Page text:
But that misses the point of all the readings. First, the vineyard owners devoted all that effort to their respective vineyards precisely because they had reason to expect the best results from land and vines: that is, if anyone is producing good fruit of the Spirit, it will surely be the people who are and have been in covenant with the Lord. Second, up until the advent of modern democracy it was understood that a nation is no better than its leaders: the rant in Isaiah is aimed not at ordinary Jews but rather at the religious and governmental authorities that have led them astray. Similarly, with the parable of the vineyard Jesus targets the group of those who by virtue of more rigorous upbringing, deeper training in Torah, and higher spiritual discipline should have been better placed than anyone else to recognize who Jesus really is and what is at stake—but did not.

Paul makes the point more personal. The list of attributes with which Philippians 3:4b-14 opens is there to establish him as very much a Jew—in fact, the cream of the crop of Judaism, and perhaps the very most observant Jew ever to walk the earth. But even all that righteousness got him absolutely nowhere without the overflowing grace of God.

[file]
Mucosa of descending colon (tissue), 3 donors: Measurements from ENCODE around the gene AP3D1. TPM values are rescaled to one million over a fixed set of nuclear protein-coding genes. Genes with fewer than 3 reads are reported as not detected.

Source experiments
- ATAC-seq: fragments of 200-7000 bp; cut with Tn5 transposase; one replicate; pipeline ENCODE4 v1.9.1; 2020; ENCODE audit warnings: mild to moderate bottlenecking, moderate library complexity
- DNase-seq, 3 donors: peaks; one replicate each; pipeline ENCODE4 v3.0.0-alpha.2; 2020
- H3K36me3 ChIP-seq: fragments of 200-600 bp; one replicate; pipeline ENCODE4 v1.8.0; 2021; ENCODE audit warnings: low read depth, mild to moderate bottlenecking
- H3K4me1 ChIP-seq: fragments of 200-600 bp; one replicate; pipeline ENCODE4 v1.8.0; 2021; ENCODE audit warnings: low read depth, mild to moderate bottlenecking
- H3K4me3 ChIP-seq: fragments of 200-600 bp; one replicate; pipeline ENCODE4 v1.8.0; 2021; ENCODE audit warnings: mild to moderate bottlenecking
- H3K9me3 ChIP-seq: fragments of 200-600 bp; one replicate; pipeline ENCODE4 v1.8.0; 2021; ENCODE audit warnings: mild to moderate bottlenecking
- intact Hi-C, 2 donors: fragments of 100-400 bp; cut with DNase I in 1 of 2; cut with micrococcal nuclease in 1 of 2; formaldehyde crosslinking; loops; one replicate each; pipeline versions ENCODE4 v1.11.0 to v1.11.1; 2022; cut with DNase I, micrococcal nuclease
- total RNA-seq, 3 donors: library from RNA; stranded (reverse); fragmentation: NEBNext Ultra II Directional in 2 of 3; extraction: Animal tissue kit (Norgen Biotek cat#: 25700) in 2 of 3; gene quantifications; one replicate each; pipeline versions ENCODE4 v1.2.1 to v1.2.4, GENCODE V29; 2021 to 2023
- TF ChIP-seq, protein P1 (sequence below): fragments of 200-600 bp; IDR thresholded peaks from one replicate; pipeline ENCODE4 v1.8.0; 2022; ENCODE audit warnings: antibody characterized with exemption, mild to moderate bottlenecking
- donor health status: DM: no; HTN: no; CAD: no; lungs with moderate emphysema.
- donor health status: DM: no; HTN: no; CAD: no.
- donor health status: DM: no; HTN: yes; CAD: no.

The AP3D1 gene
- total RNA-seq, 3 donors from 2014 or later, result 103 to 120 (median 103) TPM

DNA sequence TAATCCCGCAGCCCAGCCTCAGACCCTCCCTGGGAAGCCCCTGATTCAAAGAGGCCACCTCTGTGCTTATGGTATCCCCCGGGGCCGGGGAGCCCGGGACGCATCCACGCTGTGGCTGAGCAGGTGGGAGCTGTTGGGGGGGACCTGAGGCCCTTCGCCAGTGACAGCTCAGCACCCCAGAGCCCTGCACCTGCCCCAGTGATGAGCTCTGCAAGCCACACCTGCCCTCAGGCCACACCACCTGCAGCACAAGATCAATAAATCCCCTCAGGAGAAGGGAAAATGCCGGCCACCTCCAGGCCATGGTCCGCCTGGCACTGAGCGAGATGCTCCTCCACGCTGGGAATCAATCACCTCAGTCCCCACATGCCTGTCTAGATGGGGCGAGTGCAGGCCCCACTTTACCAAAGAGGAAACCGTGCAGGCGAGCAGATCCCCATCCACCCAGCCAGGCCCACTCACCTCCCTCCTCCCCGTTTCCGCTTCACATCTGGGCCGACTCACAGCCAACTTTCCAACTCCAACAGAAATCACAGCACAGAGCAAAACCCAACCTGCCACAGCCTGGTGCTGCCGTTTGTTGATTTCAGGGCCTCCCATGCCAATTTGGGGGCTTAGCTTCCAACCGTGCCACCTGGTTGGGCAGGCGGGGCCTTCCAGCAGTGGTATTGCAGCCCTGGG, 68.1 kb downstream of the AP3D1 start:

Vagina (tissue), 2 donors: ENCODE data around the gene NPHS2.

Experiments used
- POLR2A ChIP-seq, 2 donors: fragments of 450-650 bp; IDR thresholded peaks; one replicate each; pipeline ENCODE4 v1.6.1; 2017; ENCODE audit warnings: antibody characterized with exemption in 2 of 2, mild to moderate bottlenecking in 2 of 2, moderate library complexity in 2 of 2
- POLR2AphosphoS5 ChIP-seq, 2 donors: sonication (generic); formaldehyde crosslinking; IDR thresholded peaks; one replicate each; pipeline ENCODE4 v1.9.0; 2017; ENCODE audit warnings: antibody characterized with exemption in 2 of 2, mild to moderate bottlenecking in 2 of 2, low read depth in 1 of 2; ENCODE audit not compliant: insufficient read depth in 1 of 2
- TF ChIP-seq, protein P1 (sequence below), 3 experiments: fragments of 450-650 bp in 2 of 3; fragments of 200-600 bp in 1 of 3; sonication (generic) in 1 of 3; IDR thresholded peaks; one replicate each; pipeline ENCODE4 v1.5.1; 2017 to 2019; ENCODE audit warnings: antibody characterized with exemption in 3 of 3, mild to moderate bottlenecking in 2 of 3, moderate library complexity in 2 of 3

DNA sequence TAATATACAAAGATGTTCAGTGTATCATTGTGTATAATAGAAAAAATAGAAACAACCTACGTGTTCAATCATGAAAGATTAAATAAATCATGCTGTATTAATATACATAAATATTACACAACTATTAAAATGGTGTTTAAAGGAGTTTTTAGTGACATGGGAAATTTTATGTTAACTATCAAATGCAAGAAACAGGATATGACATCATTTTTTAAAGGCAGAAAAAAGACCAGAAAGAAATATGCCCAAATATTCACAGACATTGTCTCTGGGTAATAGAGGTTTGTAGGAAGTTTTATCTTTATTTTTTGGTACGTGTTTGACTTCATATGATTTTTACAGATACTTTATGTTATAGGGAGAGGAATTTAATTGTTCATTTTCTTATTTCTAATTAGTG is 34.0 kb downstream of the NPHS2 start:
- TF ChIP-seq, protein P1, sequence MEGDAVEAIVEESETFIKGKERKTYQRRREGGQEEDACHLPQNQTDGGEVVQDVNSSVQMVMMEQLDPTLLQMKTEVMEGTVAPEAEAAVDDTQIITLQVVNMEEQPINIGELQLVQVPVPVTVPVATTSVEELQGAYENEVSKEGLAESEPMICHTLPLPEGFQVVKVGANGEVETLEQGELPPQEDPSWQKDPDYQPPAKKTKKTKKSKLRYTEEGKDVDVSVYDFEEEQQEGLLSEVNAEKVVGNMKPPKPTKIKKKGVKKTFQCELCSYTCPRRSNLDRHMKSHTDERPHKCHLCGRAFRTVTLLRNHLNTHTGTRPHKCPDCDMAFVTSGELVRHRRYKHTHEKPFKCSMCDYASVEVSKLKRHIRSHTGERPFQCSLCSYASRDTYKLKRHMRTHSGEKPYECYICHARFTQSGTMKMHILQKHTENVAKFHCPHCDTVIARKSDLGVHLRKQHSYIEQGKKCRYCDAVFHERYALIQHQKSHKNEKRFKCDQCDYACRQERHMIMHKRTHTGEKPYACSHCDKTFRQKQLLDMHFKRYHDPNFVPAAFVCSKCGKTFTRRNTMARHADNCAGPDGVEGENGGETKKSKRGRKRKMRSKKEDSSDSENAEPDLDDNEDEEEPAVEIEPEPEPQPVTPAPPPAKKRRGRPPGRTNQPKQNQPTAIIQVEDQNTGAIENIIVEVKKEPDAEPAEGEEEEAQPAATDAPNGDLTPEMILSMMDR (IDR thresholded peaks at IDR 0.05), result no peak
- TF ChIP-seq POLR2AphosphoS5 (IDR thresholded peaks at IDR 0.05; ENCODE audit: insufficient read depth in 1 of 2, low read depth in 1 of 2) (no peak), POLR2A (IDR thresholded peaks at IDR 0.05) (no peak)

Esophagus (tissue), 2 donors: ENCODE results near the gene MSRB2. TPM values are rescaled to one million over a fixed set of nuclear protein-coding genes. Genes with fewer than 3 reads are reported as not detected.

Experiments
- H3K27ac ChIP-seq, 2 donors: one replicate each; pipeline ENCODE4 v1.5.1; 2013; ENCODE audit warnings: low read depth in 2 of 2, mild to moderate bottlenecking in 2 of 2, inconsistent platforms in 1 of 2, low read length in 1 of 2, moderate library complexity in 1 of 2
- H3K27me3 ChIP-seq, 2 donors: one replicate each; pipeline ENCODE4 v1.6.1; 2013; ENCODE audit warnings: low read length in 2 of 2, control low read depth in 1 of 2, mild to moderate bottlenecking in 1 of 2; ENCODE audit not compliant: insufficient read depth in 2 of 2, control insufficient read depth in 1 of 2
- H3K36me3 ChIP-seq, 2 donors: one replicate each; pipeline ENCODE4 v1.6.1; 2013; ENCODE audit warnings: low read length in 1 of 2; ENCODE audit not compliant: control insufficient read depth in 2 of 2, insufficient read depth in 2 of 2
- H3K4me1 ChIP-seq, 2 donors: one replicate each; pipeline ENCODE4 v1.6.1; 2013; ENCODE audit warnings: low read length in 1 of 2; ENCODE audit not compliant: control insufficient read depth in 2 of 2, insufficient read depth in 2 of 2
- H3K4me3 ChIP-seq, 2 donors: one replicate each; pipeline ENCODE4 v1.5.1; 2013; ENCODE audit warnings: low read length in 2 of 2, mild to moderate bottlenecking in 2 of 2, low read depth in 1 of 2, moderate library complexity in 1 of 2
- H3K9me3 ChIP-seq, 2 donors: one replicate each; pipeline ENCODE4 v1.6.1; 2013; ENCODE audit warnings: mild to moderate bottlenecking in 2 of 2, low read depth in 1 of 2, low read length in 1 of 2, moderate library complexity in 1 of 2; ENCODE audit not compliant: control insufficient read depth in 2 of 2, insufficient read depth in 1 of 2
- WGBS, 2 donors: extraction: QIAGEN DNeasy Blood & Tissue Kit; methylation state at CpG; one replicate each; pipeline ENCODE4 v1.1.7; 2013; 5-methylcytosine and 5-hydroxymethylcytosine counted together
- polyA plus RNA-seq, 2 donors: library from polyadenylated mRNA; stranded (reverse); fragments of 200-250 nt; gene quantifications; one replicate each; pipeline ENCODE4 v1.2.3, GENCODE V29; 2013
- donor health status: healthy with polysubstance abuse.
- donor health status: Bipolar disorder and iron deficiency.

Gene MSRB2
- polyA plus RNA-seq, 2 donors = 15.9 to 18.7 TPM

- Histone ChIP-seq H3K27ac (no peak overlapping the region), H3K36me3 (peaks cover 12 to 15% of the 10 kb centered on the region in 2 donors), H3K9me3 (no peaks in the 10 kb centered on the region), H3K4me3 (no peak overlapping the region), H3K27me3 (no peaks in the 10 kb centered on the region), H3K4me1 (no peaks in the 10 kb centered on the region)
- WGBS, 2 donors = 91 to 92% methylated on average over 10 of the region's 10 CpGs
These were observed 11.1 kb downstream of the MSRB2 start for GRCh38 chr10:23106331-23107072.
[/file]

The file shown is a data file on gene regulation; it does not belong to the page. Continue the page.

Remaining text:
Having said all this, however, he is determined to let his life be his thanks by bearing the best possible fruit for all peoples in the kingdom of God. What if you and I were to go and do likewise?

For Oct. 6, 2013: Proper 22, Year C

The Reading            Lamentations 1:1-6

The book of Lamentations paints a vivid picture of the disaster foretold by Jeremiah: Jerusalem is conquered, the Temple is in ruins, and most of her people are in forced exile. Each detail reinforces the image of Jerusalem as an abandoned woman suffering grievously but justifiably: because she persistently broke the covenants, God has revoked God’s protection and promises.

The Response            Lamentations 3:19-26

“The steadfast love of the Lord never ceases, his mercies never come to an end.”

The Epistle            2 Timothy 1:1-14

Textual evidence suggests that the letters to Timothy were written in the apostle Paul’s name but some time after his death. The writer commends his addressee for carrying forward the faith of his grandmother and mother, at the same time exhorting him to hold fast to it and not to be ashamed either of the testimony to that faith or of suffering for it.